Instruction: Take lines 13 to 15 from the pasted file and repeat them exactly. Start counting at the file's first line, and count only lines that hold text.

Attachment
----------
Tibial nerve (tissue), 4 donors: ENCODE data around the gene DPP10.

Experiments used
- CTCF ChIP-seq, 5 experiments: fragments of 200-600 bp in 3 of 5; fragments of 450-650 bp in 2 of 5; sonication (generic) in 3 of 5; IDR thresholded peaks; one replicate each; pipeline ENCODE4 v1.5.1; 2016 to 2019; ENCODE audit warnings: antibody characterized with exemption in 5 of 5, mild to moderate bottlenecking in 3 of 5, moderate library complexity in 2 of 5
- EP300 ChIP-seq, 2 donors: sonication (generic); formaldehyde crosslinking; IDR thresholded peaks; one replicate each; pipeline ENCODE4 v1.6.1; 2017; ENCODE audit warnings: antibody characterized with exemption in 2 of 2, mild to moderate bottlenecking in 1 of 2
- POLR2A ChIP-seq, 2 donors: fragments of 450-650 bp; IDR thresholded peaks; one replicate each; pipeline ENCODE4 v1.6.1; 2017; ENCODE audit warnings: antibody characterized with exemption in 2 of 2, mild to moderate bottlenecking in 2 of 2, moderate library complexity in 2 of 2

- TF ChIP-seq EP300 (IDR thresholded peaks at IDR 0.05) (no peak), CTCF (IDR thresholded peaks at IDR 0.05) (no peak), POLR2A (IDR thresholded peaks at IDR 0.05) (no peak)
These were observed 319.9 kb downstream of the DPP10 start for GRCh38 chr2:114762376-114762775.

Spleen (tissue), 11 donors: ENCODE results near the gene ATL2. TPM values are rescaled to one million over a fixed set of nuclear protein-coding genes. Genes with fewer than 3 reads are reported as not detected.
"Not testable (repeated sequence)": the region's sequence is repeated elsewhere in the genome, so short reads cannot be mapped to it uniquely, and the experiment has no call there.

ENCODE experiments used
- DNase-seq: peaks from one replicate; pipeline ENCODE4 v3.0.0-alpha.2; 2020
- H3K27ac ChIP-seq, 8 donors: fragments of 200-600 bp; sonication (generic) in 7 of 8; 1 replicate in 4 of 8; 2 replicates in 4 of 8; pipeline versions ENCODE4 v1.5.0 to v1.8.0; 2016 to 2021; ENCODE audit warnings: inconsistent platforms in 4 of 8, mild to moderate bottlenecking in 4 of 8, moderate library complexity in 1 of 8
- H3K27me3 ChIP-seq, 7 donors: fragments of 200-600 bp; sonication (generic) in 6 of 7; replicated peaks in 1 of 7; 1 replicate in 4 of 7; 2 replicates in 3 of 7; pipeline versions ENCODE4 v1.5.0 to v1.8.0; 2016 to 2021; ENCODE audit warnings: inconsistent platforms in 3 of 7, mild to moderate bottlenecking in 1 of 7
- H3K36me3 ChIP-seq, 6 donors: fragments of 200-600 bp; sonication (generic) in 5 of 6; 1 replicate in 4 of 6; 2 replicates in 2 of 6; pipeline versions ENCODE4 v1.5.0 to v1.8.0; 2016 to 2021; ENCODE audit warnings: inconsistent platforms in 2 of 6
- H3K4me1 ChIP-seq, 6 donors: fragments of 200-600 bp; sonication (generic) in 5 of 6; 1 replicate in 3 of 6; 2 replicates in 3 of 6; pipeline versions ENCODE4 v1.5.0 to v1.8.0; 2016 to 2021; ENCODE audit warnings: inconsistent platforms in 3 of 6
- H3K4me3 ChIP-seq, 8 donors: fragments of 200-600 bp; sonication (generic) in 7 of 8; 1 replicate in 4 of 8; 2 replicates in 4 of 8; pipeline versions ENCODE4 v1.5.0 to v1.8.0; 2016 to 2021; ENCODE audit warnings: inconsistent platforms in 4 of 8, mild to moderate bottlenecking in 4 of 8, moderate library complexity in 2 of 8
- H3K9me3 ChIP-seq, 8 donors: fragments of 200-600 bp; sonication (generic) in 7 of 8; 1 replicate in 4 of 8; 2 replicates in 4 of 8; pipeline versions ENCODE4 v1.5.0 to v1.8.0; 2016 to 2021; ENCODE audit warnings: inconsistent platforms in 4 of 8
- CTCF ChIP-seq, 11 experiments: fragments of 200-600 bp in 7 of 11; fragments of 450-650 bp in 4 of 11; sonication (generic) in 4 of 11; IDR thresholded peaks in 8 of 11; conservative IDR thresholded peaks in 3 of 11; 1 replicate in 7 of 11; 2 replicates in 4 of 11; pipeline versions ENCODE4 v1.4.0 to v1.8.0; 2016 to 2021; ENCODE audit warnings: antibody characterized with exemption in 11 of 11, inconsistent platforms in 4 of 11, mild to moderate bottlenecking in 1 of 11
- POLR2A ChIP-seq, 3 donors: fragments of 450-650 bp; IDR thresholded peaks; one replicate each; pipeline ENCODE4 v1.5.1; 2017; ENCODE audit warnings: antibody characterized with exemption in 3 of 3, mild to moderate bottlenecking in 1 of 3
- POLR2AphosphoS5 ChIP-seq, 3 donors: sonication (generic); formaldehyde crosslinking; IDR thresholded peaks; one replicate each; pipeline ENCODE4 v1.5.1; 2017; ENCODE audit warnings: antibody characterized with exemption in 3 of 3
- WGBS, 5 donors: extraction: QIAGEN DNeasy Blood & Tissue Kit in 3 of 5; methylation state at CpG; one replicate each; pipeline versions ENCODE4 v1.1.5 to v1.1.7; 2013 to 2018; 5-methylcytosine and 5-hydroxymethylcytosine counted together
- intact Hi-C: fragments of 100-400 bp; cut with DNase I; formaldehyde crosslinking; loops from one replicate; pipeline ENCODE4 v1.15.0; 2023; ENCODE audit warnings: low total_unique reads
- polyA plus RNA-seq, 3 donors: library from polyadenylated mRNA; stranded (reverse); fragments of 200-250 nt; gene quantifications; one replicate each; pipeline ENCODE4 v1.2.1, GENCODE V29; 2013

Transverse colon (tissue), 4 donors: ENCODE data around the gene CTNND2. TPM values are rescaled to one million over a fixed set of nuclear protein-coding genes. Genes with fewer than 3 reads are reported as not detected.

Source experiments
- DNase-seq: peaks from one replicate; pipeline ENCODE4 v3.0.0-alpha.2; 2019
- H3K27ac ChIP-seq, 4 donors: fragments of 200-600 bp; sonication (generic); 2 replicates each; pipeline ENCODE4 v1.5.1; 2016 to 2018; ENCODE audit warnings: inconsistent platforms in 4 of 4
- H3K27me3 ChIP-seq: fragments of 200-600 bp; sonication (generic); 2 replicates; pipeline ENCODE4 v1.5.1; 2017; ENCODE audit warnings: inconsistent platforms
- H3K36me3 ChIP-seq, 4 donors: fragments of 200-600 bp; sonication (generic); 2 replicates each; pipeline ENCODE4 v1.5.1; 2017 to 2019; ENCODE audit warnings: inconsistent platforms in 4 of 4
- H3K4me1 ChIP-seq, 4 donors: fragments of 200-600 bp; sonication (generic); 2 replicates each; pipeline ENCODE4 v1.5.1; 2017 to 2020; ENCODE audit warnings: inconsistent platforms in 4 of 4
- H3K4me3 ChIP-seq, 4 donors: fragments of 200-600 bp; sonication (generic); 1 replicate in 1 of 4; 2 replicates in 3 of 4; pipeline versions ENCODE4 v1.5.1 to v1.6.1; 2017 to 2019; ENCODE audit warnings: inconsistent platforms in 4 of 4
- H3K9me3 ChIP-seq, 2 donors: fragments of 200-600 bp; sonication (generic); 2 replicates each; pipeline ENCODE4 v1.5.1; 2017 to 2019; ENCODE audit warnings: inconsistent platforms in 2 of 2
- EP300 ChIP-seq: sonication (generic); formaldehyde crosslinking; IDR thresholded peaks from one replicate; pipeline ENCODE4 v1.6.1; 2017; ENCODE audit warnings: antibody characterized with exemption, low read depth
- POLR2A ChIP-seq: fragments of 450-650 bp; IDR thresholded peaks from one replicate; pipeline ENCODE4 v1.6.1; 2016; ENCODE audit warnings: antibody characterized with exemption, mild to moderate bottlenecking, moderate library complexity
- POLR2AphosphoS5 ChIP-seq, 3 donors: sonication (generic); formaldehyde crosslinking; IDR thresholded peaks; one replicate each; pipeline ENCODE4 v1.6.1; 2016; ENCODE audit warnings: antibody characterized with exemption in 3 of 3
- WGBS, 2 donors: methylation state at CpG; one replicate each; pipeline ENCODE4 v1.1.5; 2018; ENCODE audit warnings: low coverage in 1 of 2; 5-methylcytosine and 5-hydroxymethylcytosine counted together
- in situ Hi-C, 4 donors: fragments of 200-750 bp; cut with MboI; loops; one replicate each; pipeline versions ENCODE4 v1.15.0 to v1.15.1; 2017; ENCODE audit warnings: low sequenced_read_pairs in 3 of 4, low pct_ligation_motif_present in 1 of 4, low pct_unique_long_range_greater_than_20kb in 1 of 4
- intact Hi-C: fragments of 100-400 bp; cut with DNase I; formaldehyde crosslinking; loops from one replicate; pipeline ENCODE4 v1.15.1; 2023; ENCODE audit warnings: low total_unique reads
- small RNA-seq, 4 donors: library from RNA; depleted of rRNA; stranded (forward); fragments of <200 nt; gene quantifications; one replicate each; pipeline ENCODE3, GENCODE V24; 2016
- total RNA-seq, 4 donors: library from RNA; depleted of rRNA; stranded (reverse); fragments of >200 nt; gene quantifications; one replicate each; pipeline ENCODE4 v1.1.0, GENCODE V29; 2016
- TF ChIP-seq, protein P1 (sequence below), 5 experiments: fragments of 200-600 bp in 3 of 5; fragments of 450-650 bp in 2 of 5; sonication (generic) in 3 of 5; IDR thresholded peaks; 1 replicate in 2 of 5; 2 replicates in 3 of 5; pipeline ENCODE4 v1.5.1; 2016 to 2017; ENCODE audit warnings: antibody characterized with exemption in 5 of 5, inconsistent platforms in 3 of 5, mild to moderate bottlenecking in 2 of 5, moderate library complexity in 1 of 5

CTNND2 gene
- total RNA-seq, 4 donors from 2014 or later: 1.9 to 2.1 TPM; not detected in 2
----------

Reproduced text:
- H3K27me3 ChIP-seq, 7 donors: fragments of 200-600 bp; sonication (generic) in 6 of 7; replicated peaks in 1 of 7; 1 replicate in 4 of 7; 2 replicates in 3 of 7; pipeline versions ENCODE4 v1.5.0 to v1.8.0; 2016 to 2021; ENCODE audit warnings: inconsistent platforms in 3 of 7, mild to moderate bottlenecking in 1 of 7
- H3K36me3 ChIP-seq, 6 donors: fragments of 200-600 bp; sonication (generic) in 5 of 6; 1 replicate in 4 of 6; 2 replicates in 2 of 6; pipeline versions ENCODE4 v1.5.0 to v1.8.0; 2016 to 2021; ENCODE audit warnings: inconsistent platforms in 2 of 6
- H3K4me1 ChIP-seq, 6 donors: fragments of 200-600 bp; sonication (generic) in 5 of 6; 1 replicate in 3 of 6; 2 replicates in 3 of 6; pipeline versions ENCODE4 v1.5.0 to v1.8.0; 2016 to 2021; ENCODE audit warnings: inconsistent platforms in 3 of 6